Shifting Light: A Poem by Stephen D’Evelyn

SHIFTING LIGHT

Thin sunshine—- this lunchtime over.

Construction workers in fluorescent orange vests and hats

Bustle and flow. We come and go.

The underside of a piled cumulous cloud darkeens.

Desire is more than thwarted will. I stand back.

Above it all that arching slender alder tree

leans away from dark roots into the pure blue, translucent leaves

pale, surprisingly bright in shifting light .

Stephen D’Evelyn

-Born Berkeley, CA, USA
-holds a BA in German Studies and Ancient and Medieval Culture at Brown University and a PhD in Medieval Latin literature from Cambridge
-has held teaching and research positions at Harvard Divinity School, the University of Notre Dame, Providence College,and the University of Bristol
-he and his wife Rachel have three children and live in Bristol, England
-Employed as casework coordinator and equality rep (disability) for the University and College Union branch at the University of Bristol

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Shifting Light: A New Poem by Stephen D’Evelyn

SHIFTING LIGHT

Thin sunshine, this lunchtime over.

Construction workers in fluorescent orange vests and hats

Bustle and flow. We come and go.

The underside of a piled cumulous cloud darkens.

Desire is more than thwarted will. I stand back.

Above it all, that arching slender alder tree

Leans away from dark roots into the pure blue — translucent leaves

Pale, surprisingly bright in shifting light.

Skyward, Radiant: a poem by Stephen D’Evelyn

Coming in out of the sunshine I feel jammed up.
Open the pores. Go back outdoors? Eyes ache from broken sleep.
I do go back outside, start again.

That big, still poplar leands slightly into the sunshine
Each small leaf articulated by shadow, the tree stands full and overflowing
At the edge of autumn. Let that tree grow in me

skyward, radiant, earthed, bending,
serene, bight, shadowed and shading,
open.

Why Write: A Poem by Stephen D’Evelyn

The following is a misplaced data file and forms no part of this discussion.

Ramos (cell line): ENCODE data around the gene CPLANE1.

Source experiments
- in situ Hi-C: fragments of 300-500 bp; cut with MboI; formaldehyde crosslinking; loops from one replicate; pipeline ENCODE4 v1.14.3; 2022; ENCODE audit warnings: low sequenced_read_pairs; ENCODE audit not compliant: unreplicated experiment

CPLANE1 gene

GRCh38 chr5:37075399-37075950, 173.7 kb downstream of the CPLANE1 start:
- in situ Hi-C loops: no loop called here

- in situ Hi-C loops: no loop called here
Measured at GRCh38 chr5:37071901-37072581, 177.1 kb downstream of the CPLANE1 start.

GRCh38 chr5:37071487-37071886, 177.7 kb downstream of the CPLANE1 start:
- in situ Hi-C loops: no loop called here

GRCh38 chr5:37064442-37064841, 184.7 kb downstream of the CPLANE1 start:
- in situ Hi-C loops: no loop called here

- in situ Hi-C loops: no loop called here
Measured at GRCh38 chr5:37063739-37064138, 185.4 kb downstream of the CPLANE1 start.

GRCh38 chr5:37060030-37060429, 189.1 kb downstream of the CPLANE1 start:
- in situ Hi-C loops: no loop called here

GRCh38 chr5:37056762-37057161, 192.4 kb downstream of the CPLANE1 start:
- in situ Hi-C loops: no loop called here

Why do we long to write?

For the overspilling joy of the natural world I heard in exotic and rustic Australian scenes of Les Murray,for the yearning and delight of the everyday I resee through Heaney, the passionate and mysterious images and the sheer pull of language, even translated, I tasted in Nuala Ni Dhomhnaill as Englished by Paul Muldoon, or for finding ways to reimagine yourself and your longings I found in Celan, or again for the magisterial sweep and tenderness of heaven andearth seen all at once by Hildegard of Bingen–for all that, poems arrive through images we imagine or compose from things seen and hoped or dreamed.

It’s a sharp blue autumn morning. When I close my aching eyes I relax. The trees in manifold green and gold and orange and crispy brown swirl on the other side of the road, river, field where a few sheep graze on a misty morning as my feet in my sandals get wet somewhere near the Severn.

Stephen D’Evelyn on the Uselessness of Running

Going for my habitual run this morning I find myself thinking over the problem of accountability—the feeling that we have to make every moment count. The result is we always feel behind. Nothing is quite enough. It’s easy then to let sympathy and empathy wear thin, to feel frustrated.

Somehow out in the sunshine with the grass underfoot things can rebalance themselves. Or when I shut my eyes and the eye-pain from the iPhone subsides and I relax, it is easier not to feel I have to strain against circumstances to make good on each moment.

Instead the moments arrive as gifts. It becomes possible if not easier to dwell on what is there and not what isn’t. This is more than a psychological game of glass-half-full. It is a practise of love. It is joyfully accepting others, openly accepting reality, and affirming – reaffirming—the goodness of being itself. It is more than abstract. It may be lived out in love for a soul-mate and differently for any number of friends and fellow creatures.

Running opens the distances. I am not counting my steps or trying to account for them in some way. Yes running is a way to improve my body and relax my mind but running as I do with my visual impairment and my need to be aware of the potential for running into things, falling over, etc., I find that release of running is staying aware even while letting go of the desire to solve puzzles, including how best to make use of the moments.

In employee relations, a realm in which I often find myself trying to solve human puzzles, this is important for the oft-talked-about problem of ‘work-life balance’, work-related stress, bullying and harassment, discrimination, etc. It’s about reseeing things and people for their intrinsic value, their superfluous goodness. People variously disabled by inflexible social systems are often left feeling useless even as they are told they must be independent in various ways. Perhaps the feeling of uselessness is not only negative and imposed, maybe a way in which society oriented around power allows us to feel inadequate, but maybe it’s also true in a positive sense.

Philosopher William Desmond descrbies what he names with the pejorative-sounding ‘idiocy’ as the identity as gift not determined by external valuation. This for me is the love that speeds running. All people are meant to be and by being to incarnate the goodness of the gift of existence. They are not to be used, not to be simple service-providers. People disabled by society may embody this particularly. We see that this actually applies to everyone whatever our current state. The sun and grass are there for all and we need to enjoy and share them.